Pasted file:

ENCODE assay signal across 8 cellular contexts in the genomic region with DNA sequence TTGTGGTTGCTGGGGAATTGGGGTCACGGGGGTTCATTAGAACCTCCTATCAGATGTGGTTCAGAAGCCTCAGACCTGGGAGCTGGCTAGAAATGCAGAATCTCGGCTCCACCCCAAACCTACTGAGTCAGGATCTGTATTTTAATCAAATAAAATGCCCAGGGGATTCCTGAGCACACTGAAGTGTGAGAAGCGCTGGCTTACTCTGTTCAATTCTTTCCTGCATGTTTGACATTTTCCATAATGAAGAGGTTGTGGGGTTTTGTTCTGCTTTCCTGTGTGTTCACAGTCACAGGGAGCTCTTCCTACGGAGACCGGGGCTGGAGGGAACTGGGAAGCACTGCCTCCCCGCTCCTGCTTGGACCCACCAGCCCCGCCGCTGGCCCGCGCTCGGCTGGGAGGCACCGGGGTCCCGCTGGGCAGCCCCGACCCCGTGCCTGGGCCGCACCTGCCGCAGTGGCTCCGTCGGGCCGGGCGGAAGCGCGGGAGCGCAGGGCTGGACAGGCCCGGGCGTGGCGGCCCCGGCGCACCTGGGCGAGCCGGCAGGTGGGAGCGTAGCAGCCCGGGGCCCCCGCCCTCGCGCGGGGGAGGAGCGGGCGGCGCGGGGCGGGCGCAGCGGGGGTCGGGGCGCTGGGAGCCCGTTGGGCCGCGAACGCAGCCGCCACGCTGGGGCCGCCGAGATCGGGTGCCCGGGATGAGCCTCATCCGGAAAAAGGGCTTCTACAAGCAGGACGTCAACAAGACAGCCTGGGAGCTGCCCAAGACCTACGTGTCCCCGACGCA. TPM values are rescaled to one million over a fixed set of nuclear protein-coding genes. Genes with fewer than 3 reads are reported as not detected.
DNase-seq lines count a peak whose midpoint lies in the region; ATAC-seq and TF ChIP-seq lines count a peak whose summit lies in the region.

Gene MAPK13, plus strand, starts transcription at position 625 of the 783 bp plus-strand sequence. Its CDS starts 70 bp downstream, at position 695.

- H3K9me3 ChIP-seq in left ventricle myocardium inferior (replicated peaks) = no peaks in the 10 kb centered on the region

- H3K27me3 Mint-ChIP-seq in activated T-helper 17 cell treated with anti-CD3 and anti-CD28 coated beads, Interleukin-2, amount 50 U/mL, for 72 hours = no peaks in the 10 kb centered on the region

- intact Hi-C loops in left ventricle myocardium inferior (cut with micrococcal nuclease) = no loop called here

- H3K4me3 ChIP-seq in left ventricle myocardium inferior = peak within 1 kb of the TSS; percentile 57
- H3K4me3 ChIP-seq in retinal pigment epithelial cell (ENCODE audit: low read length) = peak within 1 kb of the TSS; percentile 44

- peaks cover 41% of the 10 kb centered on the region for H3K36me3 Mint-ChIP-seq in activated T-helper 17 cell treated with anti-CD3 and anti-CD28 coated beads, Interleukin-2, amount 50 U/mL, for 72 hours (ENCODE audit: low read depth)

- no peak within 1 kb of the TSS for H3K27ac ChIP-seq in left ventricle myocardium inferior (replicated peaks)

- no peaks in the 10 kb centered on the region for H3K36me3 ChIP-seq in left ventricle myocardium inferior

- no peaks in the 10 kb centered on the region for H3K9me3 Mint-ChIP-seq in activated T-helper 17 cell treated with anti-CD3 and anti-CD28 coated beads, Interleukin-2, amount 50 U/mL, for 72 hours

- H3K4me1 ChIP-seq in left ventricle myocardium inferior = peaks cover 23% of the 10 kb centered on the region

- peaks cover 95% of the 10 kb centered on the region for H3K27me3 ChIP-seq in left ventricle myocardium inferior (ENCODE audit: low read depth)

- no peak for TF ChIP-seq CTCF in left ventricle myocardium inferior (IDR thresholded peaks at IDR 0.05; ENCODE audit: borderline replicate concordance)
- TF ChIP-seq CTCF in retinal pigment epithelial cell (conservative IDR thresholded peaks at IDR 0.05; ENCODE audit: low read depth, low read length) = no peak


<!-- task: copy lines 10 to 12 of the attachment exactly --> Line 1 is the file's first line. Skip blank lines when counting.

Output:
- no peak within 1 kb of the TSS for H3K27ac ChIP-seq in left ventricle myocardium inferior (replicated peaks)

- no peaks in the 10 kb centered on the region for H3K36me3 ChIP-seq in left ventricle myocardium inferior

- no peaks in the 10 kb centered on the region for H3K9me3 Mint-ChIP-seq in activated T-helper 17 cell treated with anti-CD3 and anti-CD28 coated beads, Interleukin-2, amount 50 U/mL, for 72 hours